Many people believe that Dale Carnegie’s writings are outdated, and they have a point to an extent, but his thinking has also very much stood the test of time. You only need to go into Google and put in the title of this book to note a huge number of different book covers, indicative of the huge number of print runs.

People still read these books and find a lot within them. People still underline passages, or highlight them in luminous green. Dale Carnegie still has plenty to say to us and we would do well to listen.

#book #bookreview #dalecarnegie #howtoenjoyyourlife #pleasure #review #work

‘The Reluctant Fundamentalist’ (by Moshin Hamid)

Questions as part of Masters Degree

I’d like to begin the discussion by thinking about style. The Reluctant Fundamentalist is notable for its use of dramatic monologue. This style involves the use of first-person speech, directed explicitly towards an addressee whose presence is felt only through the discourse of the narrator. Dramatic monologue has a long tradition in poetry – Robert Browning, Tennyson, and T. S. Eliot are famous exponents of the form (Mathew Arnold’s ‘Dover Beach’ (cf. McEwan’s Saturday) might also qualify) – but is less commonly found in the novel. What do you feel might be the advantages of employing the dramatic monologue form in novelistic writing? What sorts of effects can it generate for the reader? What potential drawbacks might it bring? Might it be something you would consider adopting in your own writing? Are there any particular styles, genres, or story forms, which you feel lend themselves to this address?
Dramatic monologue is a narrative style in which the story is spoken or thought aloud by an individual character.One of the main advantages of this form is that it is able to accurately impart the life history and feelings of that character and to impose them onto the story unraveling.There is little sense of the other characters involved.In some stories, this could be a major disadvantage, but in “The Reluctant Fundamentalist” it adds to the dramatic tension.The speaker speaks and he hears the replies the American makes.We, the reader, do not.
I have written one piece, a monologue by a middle aged neighbour, who is commenting on weirdly criminal events going on next door to her.It worked because it told the story from a single viewpoint, and it was presented in the form of a lady giving her story to a newspaper reporter.Any story form which requires some knowledge of the feelings or actions of another party would not suit the dramatic monologue this form, unless multiple narrators are used.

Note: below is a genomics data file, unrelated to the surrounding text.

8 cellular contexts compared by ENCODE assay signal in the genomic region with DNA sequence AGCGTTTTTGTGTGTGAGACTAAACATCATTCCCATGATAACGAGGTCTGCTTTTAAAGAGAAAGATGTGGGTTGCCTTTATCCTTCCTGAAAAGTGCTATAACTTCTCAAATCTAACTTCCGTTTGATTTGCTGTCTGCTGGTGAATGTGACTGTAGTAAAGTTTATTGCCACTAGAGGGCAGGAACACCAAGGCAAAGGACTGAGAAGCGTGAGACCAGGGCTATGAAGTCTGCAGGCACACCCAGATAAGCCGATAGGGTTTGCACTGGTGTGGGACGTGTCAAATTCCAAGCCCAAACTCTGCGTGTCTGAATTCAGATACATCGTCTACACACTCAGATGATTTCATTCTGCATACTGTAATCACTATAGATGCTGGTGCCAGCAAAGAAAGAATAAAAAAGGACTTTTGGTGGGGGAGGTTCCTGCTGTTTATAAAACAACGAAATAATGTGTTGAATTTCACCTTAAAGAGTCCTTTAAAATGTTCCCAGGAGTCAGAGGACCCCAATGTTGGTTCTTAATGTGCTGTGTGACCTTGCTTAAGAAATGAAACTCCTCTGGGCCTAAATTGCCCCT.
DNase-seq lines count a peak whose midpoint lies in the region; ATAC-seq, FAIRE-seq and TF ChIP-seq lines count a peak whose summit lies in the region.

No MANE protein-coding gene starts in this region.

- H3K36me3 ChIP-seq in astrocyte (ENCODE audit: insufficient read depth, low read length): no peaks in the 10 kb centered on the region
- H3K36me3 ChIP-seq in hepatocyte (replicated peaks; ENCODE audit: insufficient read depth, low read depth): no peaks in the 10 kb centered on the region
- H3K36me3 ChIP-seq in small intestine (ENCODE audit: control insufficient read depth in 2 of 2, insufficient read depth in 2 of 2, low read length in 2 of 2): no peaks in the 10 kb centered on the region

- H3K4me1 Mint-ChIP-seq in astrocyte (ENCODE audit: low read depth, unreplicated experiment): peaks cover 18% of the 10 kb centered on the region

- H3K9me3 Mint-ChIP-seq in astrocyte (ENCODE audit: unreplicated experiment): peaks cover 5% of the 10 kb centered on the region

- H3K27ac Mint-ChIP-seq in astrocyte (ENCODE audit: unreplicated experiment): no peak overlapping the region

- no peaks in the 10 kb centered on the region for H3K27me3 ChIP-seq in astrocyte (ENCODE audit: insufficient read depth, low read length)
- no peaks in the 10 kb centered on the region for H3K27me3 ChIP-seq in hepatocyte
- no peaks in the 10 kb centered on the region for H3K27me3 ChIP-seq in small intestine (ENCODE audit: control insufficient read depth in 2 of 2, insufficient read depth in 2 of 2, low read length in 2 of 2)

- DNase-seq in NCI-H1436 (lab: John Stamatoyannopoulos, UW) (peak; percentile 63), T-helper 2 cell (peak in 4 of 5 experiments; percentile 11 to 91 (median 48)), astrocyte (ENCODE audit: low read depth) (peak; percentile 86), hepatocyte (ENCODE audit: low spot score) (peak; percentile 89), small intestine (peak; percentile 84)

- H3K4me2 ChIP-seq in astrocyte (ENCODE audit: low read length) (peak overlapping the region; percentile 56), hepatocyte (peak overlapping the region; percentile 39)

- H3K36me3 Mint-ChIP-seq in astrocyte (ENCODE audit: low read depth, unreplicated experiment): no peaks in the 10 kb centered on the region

How successfully realised is this style in the novel, in your opinion? Think about how The Reluctant Fundamentalist might have altered had Hamid used one the following points of view: direct first-person narrative (without recourse to an auditor); third-person omniscient; third-person limited, or free indirect. Don’t worry too much about demonstrating the exact distinctions between these styles; what matters is that you can identify how and why the choice of PoV might fundamentally impact upon the novel.

Had the protagonist been presented to us in, for example, a free indirect style, his voice would have automatically been tempered by the authorial voice itself.That would mean that readers wouldn’t have been relating to the character, but to an authorial interpretation of the character.The author or narrator would therefore have been free to pass judgements on the character, thoughts and actions of the protagonist.This way, using direct first- person narrative, gives the tale a strength and sense of reality that it may not have had otherwise.
Had multiple POVs been adopted, the work and message would have been diluted.I feel this is a very successful piece of writing, in some ways BECAUSE of the style used.The style accentuated the book’s message.
 
 
How would you characterise the unheard auditor to whom Changez addresses himself? How does Hamid reveal this silent interlocutor? What effects might this addressee generate, compared with, for instance, the implied reader of a traditional first-person narrative?
Hamid reveals the “American” by a series of questions following which an answer is implied – “How did I know you were American?” and “Your disgust is evident” etc.Their initial meeting seemingly takes place by accident, though as we get further through the book, this seems less probable.The interlocutor is silent to us, but not necessarily to Changez, who clearly hears or otherwise experiences responses from the American.This addressee is a hearing ear and acts as the silent audience in Changez’s monologue.The implied reader of a traditional first-person narrative doesn’t necessarily seem to interact with the narrator.In this case, there is interaction, and the interaction allows Changez to tell further tales and expand on the story.
 
“It’s more of a novella than a novel,” she said. “It leaves space for your thoughts to echo.” (p58)